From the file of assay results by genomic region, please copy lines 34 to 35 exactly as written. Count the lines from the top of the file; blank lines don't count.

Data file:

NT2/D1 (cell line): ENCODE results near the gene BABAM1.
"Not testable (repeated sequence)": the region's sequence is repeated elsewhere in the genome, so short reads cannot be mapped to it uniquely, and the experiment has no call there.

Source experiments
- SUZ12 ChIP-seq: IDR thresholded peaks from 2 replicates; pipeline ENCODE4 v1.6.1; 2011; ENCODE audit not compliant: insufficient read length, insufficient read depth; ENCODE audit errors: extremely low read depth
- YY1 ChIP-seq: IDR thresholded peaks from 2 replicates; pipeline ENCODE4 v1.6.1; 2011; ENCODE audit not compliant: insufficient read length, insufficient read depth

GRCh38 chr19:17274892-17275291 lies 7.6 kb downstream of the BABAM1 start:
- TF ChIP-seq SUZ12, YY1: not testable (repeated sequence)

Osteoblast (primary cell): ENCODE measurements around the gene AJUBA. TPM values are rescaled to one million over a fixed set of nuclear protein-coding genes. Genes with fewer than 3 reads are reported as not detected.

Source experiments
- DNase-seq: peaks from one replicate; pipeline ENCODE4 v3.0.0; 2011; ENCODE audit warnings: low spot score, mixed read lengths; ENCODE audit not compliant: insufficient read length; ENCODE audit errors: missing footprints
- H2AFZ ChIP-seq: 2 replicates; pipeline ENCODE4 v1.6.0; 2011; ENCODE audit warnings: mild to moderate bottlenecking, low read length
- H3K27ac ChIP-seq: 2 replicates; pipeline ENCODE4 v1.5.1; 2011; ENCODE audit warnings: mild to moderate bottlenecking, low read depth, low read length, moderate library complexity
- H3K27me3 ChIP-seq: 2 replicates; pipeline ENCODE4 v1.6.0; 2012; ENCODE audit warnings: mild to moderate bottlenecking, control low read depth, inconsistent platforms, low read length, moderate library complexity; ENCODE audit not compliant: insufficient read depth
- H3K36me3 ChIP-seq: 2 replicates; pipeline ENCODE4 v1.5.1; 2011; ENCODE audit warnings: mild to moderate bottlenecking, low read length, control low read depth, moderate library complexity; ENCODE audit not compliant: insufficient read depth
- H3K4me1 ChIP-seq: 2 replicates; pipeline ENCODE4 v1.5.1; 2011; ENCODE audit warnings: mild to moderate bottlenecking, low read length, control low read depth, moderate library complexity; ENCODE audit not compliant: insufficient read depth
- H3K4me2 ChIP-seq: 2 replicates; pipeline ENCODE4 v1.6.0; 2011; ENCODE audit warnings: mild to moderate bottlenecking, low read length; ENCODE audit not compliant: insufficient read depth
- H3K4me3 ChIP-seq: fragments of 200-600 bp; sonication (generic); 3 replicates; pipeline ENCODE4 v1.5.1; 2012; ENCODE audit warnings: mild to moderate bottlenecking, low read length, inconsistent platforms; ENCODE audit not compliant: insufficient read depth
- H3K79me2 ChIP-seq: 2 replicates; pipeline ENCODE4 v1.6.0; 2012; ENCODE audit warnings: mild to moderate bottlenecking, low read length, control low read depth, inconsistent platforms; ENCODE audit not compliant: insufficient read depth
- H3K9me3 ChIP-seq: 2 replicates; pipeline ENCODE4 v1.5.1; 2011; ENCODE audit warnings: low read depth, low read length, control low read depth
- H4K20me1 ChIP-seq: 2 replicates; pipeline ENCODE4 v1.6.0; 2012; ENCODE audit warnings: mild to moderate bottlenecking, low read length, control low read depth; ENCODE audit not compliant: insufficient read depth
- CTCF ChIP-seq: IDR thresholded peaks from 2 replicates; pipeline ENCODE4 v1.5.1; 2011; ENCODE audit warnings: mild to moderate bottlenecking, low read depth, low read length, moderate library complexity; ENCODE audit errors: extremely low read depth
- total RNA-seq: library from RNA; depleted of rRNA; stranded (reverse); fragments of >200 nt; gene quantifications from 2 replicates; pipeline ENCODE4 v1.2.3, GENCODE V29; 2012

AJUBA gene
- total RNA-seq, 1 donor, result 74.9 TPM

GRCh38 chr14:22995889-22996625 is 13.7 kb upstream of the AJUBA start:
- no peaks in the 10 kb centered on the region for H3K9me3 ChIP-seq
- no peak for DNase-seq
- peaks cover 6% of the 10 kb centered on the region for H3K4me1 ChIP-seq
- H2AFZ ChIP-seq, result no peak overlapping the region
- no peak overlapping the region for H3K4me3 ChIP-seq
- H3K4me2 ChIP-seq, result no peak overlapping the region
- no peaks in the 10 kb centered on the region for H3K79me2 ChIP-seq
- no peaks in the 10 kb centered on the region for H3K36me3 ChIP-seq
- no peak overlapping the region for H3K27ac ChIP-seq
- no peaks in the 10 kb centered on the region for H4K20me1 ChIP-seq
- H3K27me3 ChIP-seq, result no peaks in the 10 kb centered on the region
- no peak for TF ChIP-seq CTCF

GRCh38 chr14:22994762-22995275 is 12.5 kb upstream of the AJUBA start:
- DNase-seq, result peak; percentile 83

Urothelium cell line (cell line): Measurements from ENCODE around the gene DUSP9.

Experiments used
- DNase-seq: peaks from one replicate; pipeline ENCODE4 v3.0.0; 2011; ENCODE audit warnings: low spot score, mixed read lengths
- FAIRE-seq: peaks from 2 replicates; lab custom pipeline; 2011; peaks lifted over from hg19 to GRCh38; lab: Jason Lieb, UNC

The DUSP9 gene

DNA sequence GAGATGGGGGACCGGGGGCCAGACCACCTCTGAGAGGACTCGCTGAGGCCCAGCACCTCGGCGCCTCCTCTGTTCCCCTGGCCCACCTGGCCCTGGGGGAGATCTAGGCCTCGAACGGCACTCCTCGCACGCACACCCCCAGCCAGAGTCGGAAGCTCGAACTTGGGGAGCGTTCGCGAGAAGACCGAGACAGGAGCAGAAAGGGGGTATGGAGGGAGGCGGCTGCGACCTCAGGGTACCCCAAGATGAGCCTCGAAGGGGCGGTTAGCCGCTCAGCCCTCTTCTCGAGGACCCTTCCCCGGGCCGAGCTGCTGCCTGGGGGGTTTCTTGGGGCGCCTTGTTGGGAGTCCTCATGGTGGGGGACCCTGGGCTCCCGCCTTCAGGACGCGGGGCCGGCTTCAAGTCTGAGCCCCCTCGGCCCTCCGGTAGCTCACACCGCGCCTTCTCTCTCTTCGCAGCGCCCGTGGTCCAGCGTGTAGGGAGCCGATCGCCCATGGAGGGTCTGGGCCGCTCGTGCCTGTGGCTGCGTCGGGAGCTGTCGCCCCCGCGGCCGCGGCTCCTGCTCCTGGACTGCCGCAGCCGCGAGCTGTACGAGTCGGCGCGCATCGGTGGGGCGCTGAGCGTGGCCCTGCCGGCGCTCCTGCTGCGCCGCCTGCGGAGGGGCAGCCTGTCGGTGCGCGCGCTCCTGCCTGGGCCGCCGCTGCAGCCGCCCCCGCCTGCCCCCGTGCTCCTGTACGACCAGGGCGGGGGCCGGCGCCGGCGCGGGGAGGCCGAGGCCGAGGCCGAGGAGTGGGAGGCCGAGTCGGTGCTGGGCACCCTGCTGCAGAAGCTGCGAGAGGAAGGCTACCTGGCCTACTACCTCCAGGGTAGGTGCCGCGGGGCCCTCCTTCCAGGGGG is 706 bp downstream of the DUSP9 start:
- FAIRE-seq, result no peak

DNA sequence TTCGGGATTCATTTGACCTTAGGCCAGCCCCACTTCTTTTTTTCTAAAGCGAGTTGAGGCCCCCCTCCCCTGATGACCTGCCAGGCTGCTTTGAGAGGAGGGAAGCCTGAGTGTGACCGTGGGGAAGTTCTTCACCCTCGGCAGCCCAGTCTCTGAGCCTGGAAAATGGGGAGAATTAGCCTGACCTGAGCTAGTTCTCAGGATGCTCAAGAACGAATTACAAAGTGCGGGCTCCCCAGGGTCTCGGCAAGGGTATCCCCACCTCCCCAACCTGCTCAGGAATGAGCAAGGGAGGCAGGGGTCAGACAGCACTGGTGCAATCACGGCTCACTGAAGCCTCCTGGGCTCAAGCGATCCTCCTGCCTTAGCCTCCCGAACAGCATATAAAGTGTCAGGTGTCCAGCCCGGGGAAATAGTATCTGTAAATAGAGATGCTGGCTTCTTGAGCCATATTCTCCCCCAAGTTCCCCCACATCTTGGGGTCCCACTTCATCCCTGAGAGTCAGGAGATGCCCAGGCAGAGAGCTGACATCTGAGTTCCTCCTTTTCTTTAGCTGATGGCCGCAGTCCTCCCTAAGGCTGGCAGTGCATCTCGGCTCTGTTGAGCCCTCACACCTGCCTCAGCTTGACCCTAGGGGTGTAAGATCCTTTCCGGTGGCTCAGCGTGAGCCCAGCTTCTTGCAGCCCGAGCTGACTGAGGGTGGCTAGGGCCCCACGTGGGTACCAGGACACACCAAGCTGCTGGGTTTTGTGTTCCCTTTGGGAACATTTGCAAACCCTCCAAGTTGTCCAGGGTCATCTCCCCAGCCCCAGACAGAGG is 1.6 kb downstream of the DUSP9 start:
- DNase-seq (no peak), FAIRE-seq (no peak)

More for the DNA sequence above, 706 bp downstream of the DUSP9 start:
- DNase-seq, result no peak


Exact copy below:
- no peak overlapping the region for H3K27ac ChIP-seq
- no peaks in the 10 kb centered on the region for H4K20me1 ChIP-seq